All About Performance

and other stuff by Taras Glek

Telemetry Reboot

A year ago I wrote 2 blog posts describing telemetry (post1, post2).

What sucks about telemetry?

The following aspects of performance made us unhappy with telemetry as deployed now: dashboard performance, effort required to add new dashboards/visualizations, data-gathering latency and slow ad-hoc queries on hadoop. Telemetry dashboards keep timing out, infrastructure keeps failing, this can’t be the way to drive Firefox performance improvements.

Telemetry Reboot

After a few months of soul-searching we ended up with a small group of people working on a replacement for current telemetry serverside. The goals are to minimize latency in the following dimensions:

  • Serverside should be fast and robust. Slow dashboards are a good way to discourage their use.
  • We should have extensive monitoring and alerting to notify us when data isn’t coming in (eg due to a bug in Firefox client code).
  • Everything should be open source and easy to hack on. Outgoing telemetry infrastructure has an overly complicated software stack and code isn’t open source. This was a mistake.
  • Fast ad-hoc queries
  • Minimal submission->graphing latency. Currently it takes about 3 days between landing a piece of telemetry code and having that data show up in a dashboard. Takes about 7 to gather a useful amount of data. My goal is to eventually do live-histogram-aggregation so the data can be graphed as soon as it hits the server. This means we should be able to gather a useful amount of telemetry data within 3 days of landing a probe. Should we choose to switch to shipping hourly nightlies, telemetry would come back even faster :)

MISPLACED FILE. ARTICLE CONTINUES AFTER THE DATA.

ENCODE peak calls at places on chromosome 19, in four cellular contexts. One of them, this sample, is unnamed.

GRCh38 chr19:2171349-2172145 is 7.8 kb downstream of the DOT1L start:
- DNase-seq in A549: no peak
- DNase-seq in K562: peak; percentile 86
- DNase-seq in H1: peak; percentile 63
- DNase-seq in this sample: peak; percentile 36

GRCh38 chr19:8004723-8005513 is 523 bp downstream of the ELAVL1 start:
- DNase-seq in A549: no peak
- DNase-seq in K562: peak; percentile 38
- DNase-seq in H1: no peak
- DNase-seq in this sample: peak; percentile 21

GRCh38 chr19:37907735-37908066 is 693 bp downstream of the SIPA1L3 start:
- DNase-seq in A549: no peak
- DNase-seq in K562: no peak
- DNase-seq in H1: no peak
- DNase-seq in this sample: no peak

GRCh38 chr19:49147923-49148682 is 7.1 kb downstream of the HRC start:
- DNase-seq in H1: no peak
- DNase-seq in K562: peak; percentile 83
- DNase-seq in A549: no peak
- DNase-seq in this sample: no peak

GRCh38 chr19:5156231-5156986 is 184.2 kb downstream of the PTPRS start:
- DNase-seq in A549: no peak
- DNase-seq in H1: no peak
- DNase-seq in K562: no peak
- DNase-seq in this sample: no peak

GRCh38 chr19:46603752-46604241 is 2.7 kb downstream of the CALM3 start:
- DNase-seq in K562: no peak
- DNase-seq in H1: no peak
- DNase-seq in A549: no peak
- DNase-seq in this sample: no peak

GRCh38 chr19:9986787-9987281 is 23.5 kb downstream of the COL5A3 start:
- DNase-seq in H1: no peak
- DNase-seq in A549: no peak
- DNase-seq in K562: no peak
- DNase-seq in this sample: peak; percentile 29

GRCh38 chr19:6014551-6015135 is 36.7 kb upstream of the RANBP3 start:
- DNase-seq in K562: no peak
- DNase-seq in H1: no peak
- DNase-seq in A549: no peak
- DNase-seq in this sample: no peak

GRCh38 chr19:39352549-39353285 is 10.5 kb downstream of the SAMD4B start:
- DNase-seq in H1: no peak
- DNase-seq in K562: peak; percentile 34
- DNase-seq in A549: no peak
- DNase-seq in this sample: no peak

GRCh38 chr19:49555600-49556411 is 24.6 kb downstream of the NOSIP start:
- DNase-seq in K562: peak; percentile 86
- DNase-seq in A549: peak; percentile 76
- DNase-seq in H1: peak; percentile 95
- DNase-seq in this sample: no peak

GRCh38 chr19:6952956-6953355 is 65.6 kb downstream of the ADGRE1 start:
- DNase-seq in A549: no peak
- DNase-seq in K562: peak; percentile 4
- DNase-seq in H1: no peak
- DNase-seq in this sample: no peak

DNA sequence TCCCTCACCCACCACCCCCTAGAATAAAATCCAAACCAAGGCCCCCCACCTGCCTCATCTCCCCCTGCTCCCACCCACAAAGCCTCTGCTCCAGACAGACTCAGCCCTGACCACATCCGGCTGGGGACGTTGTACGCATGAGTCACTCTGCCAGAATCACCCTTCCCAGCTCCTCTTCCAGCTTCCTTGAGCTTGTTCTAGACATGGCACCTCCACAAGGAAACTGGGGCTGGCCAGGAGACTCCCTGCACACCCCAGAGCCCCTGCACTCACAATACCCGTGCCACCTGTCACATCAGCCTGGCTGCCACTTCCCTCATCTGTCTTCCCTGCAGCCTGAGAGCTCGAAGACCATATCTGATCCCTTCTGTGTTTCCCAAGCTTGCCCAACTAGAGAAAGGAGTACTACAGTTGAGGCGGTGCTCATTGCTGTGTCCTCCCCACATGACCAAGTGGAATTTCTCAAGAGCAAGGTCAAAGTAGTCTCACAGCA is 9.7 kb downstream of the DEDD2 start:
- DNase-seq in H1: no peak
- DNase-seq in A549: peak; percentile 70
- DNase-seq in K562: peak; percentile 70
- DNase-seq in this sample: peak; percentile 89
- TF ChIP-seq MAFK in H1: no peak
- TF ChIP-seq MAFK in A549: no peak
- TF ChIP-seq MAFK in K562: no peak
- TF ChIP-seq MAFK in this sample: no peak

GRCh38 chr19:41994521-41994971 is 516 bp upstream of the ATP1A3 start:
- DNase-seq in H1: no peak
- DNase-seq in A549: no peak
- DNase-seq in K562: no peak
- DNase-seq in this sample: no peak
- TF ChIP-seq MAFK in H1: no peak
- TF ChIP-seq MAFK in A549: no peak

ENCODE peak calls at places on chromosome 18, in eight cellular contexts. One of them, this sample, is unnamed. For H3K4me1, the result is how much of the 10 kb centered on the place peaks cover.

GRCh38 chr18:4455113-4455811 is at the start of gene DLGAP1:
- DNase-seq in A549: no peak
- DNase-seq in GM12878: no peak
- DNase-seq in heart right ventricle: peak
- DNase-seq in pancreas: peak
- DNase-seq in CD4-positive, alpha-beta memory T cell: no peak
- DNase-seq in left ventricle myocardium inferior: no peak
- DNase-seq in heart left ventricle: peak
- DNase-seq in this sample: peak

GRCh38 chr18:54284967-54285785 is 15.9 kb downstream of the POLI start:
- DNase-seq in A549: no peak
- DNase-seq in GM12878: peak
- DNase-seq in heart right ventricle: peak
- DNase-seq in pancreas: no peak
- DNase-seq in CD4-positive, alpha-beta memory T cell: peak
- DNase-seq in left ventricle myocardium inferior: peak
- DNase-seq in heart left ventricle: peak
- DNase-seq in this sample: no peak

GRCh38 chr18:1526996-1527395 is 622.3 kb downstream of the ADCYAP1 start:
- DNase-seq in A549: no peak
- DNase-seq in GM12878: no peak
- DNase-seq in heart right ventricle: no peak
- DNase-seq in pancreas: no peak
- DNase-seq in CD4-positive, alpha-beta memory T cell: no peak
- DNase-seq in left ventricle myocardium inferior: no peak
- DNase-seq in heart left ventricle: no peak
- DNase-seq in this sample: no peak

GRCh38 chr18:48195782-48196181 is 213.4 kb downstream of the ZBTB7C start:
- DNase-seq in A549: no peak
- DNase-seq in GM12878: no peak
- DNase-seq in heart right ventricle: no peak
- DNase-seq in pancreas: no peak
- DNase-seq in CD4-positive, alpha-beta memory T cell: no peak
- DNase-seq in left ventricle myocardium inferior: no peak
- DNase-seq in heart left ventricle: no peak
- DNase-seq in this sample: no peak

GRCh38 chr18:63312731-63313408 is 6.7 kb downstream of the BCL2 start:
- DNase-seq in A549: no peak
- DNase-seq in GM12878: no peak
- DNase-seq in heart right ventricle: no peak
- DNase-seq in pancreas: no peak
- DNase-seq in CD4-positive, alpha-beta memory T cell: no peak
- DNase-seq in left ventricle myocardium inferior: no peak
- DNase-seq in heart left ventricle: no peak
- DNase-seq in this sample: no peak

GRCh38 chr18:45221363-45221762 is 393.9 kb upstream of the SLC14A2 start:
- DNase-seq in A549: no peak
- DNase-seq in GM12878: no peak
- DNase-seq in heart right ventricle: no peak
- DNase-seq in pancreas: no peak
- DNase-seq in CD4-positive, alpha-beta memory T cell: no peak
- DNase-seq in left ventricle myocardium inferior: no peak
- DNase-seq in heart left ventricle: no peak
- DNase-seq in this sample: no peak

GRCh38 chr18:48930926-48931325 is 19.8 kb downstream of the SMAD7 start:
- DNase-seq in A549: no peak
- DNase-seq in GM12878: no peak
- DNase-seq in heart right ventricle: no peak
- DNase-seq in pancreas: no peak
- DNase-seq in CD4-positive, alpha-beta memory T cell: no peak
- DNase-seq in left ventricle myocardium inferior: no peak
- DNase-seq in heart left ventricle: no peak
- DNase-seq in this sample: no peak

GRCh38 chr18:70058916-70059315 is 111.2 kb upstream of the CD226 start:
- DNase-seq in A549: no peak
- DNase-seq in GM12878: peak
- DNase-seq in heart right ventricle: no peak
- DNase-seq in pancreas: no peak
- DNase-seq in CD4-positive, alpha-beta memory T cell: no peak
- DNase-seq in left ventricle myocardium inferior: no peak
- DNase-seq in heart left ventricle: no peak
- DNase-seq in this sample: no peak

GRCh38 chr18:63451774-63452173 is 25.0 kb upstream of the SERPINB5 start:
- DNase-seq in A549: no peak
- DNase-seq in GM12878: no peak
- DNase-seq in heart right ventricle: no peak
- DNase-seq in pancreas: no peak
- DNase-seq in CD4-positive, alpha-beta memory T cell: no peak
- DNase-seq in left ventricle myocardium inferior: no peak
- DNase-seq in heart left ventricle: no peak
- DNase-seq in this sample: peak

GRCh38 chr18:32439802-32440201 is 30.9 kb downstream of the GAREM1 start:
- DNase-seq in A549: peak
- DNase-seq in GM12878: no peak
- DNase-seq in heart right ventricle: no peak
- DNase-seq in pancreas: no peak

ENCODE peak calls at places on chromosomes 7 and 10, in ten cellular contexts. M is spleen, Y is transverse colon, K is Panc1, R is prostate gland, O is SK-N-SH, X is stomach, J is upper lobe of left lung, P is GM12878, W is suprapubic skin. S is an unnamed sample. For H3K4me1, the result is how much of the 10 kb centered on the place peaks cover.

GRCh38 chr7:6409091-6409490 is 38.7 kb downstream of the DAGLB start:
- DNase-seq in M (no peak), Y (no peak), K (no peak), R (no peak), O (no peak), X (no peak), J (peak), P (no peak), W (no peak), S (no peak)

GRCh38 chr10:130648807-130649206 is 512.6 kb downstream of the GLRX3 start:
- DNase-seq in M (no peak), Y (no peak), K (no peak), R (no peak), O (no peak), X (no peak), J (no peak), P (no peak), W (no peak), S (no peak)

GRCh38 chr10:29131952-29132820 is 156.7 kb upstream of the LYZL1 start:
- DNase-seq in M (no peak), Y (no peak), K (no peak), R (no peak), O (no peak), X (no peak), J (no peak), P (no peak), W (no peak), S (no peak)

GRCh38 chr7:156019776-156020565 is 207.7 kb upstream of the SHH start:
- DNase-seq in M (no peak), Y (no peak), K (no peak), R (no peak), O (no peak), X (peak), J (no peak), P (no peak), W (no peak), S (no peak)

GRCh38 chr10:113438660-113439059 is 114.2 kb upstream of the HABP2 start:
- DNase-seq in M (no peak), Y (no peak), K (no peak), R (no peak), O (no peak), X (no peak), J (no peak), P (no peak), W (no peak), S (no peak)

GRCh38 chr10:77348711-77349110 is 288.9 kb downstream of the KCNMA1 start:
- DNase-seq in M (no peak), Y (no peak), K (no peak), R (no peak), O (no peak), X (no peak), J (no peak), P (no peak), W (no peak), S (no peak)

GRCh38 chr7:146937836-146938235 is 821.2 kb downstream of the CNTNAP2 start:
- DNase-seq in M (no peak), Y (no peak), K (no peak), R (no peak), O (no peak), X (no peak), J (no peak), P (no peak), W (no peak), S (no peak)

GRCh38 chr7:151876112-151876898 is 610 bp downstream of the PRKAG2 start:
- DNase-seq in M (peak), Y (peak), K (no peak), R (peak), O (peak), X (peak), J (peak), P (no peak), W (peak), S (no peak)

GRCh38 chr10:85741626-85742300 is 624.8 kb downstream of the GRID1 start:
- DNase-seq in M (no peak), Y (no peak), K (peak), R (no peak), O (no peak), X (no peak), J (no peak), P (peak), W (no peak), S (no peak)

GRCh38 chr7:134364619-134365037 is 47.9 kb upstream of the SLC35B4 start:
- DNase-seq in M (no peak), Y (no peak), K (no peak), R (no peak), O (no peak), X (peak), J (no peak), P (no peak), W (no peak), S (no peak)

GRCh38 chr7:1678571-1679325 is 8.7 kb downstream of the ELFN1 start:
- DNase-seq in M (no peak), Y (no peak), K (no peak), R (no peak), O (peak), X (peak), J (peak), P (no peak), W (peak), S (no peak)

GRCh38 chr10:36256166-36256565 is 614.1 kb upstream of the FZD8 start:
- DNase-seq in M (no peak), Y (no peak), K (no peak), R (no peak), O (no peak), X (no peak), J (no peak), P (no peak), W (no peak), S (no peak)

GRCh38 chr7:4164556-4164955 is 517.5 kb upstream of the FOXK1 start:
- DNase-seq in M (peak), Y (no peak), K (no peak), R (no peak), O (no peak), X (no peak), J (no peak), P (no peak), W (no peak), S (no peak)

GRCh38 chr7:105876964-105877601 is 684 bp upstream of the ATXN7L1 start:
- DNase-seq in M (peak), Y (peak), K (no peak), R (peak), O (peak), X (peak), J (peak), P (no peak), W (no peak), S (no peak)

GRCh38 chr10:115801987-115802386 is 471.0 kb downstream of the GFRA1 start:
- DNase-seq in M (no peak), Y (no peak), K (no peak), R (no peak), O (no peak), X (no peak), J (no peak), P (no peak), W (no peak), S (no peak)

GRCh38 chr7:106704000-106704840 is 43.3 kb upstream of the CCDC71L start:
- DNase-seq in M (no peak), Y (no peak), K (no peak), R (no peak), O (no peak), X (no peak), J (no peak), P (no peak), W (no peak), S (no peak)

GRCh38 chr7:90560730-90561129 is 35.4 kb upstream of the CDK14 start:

I expect to shut down old dashboards and cut over to the new server + dashboards on Oct 1. See the wiki for our next set of milestones.

We’ll be deploying the new telemetry backend on Amazon AWS. I’ll write a blog post about switching from a private cluster to AWS once we go live.

Mark is working on our serverside. Mark started implementing the server in Python/Django, but Node.js turned out to be a much more potent platform in terms of amount of work needed to squeeze out good performance. You can find the current node code on github. I suspect we’ll be switching to a C/C++ HTTP receiver in the future to get another 2-3x increase in req/s performance. In the past we’ve run into servers having difficulty coping with increases in telemetry volume (submissions went up 10-fold when we added saved-session telemetry).

At the moment we are looking at squeezing out the maximum possible requests per second out of node. If you have a background of that sort of thing feel free to try improving our code.

I spent a lot of time thinking about how to write the fastest(+robustest) possible telemetry dashboard. I ended up writing a dashboard (code) based on static JSON. This approach is fast and should make dashboards easy to contribute to. Chris is working on making my prototype useful and usable. The dashboard is going to be going through a lot of refactoring in the near future. At the moment we use jydoop to generate the dashboard JSON from hadoop (was easier to write a new query tool for hadoop than do a complex map/reduce in Java).


We will be cutting over to brand new telemetry infrastructure on Oct 1. There will be pain. If you have any questions or are interested in helping out ping us on IRC in #telemetry.